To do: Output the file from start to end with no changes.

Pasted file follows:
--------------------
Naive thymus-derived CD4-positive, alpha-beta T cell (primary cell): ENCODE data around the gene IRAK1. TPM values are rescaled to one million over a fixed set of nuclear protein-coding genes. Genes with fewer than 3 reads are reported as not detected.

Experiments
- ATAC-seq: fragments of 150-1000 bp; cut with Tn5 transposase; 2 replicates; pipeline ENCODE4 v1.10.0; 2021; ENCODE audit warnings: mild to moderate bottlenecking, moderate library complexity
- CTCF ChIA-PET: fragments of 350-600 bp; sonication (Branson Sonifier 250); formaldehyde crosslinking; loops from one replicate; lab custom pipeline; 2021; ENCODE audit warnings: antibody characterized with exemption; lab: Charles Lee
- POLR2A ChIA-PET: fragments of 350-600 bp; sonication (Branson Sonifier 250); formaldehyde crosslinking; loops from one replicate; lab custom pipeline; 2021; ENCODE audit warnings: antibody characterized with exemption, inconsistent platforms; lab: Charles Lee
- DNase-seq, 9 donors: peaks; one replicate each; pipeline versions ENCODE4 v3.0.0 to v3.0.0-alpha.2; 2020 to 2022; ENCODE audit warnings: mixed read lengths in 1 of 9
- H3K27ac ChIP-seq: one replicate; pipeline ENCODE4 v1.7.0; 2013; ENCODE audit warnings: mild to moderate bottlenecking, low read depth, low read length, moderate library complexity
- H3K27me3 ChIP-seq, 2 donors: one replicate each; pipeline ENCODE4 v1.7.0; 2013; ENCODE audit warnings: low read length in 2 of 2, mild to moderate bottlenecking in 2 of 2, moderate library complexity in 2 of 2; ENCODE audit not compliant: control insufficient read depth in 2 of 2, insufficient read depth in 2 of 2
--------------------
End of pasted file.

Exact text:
Naive thymus-derived CD4-positive, alpha-beta T cell (primary cell): ENCODE data around the gene IRAK1. TPM values are rescaled to one million over a fixed set of nuclear protein-coding genes. Genes with fewer than 3 reads are reported as not detected.

Experiments
- ATAC-seq: fragments of 150-1000 bp; cut with Tn5 transposase; 2 replicates; pipeline ENCODE4 v1.10.0; 2021; ENCODE audit warnings: mild to moderate bottlenecking, moderate library complexity
- CTCF ChIA-PET: fragments of 350-600 bp; sonication (Branson Sonifier 250); formaldehyde crosslinking; loops from one replicate; lab custom pipeline; 2021; ENCODE audit warnings: antibody characterized with exemption; lab: Charles Lee
- POLR2A ChIA-PET: fragments of 350-600 bp; sonication (Branson Sonifier 250); formaldehyde crosslinking; loops from one replicate; lab custom pipeline; 2021; ENCODE audit warnings: antibody characterized with exemption, inconsistent platforms; lab: Charles Lee
- DNase-seq, 9 donors: peaks; one replicate each; pipeline versions ENCODE4 v3.0.0 to v3.0.0-alpha.2; 2020 to 2022; ENCODE audit warnings: mixed read lengths in 1 of 9
- H3K27ac ChIP-seq: one replicate; pipeline ENCODE4 v1.7.0; 2013; ENCODE audit warnings: mild to moderate bottlenecking, low read depth, low read length, moderate library complexity
- H3K27me3 ChIP-seq, 2 donors: one replicate each; pipeline ENCODE4 v1.7.0; 2013; ENCODE audit warnings: low read length in 2 of 2, mild to moderate bottlenecking in 2 of 2, moderate library complexity in 2 of 2; ENCODE audit not compliant: control insufficient read depth in 2 of 2, insufficient read depth in 2 of 2